A bridge too far
Mark BoggisORGANISERS of Lowestoft Carnival have issued a rallying call to townsfolk to back this weekend's big parade - after the shock news that its traditional route has fallen victim to red tape.Mark Boggis
ORGANISERS of Lowestoft Carnival have issued a rallying call to townsfolk to back this weekend's big parade - after the shock news that its traditional route has fallen victim to red tape.
For the first time in the carnival's history, this Sunday's main procession will not be able to cross the bascule bridge or finish at the town's hospital, which it raises money for.
Instead, the parade will be forced to end at Parade Road North, near Notleys public house, and disperse on Royal Green - meaning it will not venture into the north of the town.
The problems arose as the carnival parade does not have a Temporary Traffic Regulation Order (TTRO) necessary to close a trunk road - such as the A12 - and which takes about 16 weeks to obtain.
Organisers claim that they were only told that they needed any special permission for the procession to take place on a trunk road a month ago, giving them insufficient time to apply for the licence.
However, after applying for a so-called 'Special Event road closure', they then ran into more red tape when the Highways Agency decided a TTRO was also required for the parade to take place on the A12.
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The Friends of Lowestoft Hospital, who have run the carnival for the past 42 years, were only informed of this extra requirement by the Highways Agency and police on Monday, and so instead of finalising plans for the procession, they reluctantly devised a shorter route to save the parade.
Members of the carnival committee are particularly frustrated as these regulations have been in place since 1994, but they have never been asked in the past 15 years of running the parade along the A12 to apply for a TTRO - although police admitted this week that an order 'should've been in place.'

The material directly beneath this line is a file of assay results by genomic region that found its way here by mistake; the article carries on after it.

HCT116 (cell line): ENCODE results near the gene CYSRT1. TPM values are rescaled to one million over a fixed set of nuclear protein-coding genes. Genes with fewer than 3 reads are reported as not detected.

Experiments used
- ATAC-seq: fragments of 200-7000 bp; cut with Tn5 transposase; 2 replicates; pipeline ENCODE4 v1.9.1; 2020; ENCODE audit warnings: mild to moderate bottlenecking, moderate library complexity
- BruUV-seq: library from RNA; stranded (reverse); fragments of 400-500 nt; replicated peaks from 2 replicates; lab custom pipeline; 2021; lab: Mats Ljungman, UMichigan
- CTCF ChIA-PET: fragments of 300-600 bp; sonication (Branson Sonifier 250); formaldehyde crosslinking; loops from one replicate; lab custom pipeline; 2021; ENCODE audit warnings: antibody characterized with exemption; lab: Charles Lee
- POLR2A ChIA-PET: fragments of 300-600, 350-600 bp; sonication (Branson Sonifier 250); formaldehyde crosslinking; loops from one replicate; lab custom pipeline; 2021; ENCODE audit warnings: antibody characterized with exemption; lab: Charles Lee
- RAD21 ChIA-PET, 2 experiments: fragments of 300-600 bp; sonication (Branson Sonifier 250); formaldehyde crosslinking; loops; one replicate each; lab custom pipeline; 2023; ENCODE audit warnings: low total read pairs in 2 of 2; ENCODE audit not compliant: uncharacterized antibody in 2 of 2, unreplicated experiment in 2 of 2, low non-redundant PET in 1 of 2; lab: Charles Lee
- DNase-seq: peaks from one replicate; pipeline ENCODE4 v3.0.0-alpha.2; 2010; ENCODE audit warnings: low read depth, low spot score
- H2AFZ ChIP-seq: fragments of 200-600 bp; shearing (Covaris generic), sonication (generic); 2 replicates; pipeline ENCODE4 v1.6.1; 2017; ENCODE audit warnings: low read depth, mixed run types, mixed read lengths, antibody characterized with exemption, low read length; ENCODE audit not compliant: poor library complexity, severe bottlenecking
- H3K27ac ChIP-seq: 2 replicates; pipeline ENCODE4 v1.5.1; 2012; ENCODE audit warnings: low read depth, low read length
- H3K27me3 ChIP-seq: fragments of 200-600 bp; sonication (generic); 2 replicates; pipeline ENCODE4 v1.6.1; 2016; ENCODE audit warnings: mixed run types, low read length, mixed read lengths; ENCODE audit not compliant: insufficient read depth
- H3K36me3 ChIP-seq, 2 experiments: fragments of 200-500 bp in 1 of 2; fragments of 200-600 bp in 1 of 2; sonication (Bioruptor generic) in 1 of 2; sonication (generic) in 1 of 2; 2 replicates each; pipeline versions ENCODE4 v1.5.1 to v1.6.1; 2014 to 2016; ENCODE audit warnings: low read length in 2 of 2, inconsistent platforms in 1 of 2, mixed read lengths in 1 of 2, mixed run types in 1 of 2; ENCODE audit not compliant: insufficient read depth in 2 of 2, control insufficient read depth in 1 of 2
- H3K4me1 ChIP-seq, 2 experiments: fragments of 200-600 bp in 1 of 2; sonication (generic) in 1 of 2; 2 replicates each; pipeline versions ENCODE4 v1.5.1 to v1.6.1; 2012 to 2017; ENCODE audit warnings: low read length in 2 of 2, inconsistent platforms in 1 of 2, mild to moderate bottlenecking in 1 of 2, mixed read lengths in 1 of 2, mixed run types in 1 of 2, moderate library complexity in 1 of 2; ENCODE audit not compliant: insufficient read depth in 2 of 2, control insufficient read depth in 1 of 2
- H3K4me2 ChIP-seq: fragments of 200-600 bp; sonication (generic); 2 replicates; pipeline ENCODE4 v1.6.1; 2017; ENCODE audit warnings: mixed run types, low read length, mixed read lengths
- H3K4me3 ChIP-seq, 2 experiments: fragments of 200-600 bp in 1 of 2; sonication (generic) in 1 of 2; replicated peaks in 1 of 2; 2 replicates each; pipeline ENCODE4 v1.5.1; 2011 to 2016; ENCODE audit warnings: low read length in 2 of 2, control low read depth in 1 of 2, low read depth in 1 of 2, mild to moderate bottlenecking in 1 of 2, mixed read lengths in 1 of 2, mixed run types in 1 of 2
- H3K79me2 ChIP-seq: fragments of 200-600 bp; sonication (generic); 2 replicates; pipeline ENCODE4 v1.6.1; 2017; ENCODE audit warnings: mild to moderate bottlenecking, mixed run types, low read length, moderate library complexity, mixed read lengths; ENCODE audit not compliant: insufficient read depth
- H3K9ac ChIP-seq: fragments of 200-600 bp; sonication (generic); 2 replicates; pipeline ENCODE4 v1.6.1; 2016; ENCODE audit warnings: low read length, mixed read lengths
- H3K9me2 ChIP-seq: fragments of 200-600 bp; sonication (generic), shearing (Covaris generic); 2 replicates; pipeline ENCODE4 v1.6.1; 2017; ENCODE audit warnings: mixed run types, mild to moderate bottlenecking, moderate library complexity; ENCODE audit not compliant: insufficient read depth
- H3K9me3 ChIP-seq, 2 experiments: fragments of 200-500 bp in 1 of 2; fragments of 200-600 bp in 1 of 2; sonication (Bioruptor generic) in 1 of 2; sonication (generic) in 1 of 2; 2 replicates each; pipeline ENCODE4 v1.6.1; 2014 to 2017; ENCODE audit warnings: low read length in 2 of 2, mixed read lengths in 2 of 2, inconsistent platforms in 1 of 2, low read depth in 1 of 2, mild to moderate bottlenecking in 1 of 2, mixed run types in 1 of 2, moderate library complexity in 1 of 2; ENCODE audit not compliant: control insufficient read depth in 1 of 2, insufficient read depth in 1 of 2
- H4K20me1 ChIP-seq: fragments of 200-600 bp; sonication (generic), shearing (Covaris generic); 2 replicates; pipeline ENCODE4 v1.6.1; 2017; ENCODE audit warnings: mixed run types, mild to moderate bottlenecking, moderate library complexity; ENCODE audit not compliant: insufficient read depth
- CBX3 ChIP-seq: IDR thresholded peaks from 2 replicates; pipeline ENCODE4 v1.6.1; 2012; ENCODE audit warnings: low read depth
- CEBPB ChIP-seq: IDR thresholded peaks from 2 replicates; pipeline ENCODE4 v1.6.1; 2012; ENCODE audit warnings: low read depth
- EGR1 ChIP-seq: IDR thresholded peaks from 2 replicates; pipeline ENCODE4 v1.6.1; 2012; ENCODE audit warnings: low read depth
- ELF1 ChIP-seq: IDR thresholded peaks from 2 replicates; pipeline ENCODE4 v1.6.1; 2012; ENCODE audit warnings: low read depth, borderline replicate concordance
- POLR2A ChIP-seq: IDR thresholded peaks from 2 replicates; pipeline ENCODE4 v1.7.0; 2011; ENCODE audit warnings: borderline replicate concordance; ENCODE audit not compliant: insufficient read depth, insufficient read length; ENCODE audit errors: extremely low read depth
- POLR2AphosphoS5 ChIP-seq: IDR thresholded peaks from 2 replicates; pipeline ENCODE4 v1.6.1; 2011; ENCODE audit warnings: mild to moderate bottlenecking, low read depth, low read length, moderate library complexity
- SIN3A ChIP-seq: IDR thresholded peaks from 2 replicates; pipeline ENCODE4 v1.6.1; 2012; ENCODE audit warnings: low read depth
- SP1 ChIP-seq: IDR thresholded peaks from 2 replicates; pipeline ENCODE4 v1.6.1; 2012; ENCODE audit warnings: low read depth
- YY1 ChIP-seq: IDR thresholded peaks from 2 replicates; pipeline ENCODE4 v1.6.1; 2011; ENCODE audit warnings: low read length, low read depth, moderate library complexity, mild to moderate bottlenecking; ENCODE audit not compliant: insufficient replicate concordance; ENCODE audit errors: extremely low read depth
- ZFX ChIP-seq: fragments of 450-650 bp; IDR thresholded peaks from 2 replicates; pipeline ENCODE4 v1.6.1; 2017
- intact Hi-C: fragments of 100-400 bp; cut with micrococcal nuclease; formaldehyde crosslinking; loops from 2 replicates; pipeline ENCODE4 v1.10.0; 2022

With just two days to go until Sunday's parade, the Friends are hoping that the carnival spirit will shine through - and they are calling on people in Lowestoft to give it their support.
Friends' spokesman Mick Howes said: 'Despite problems with red tape affecting the parade route, we're hoping the the town will rally round and show that they still have the carnival spirit this weekend.'
The decision to change the route followed a crisis meeting with police last Sunday, where organisers raised concerns about safety, with the crowds in the south of town likely to swelled by those from north Lowestoft.
An attempt by Waveney MP Peter Aldous' to resolve the situation also proved fruitless.
A Highways Agency spokesman insisted 'it was only on July 21 that we learned that there was to be a closure of the A12 for the event', and since then 'strenuous efforts' had been made to find a solution.
A Suffolk police spokesman said: 'Police became aware of the issue at the end of last week when, in discussion with the organisers about policing for the event, and running through a new risk assessment with them, it became apparent that no application had been made by the organisers to have the A12 closed at the bascule bridge.
'Police have no powers in law to stop traffic for a pre-planned event such as this and without a TTRO neither does anyone else.
'This wasn't Suffolk police refusing to allow the road closure; it is just that if the carnival were to go ahead without the necessary legal backing, and something went wrong, then clearly the ramifications could be huge for the organisers, and officers clearly couldn't support an event which would effectively be doing something illegal.'
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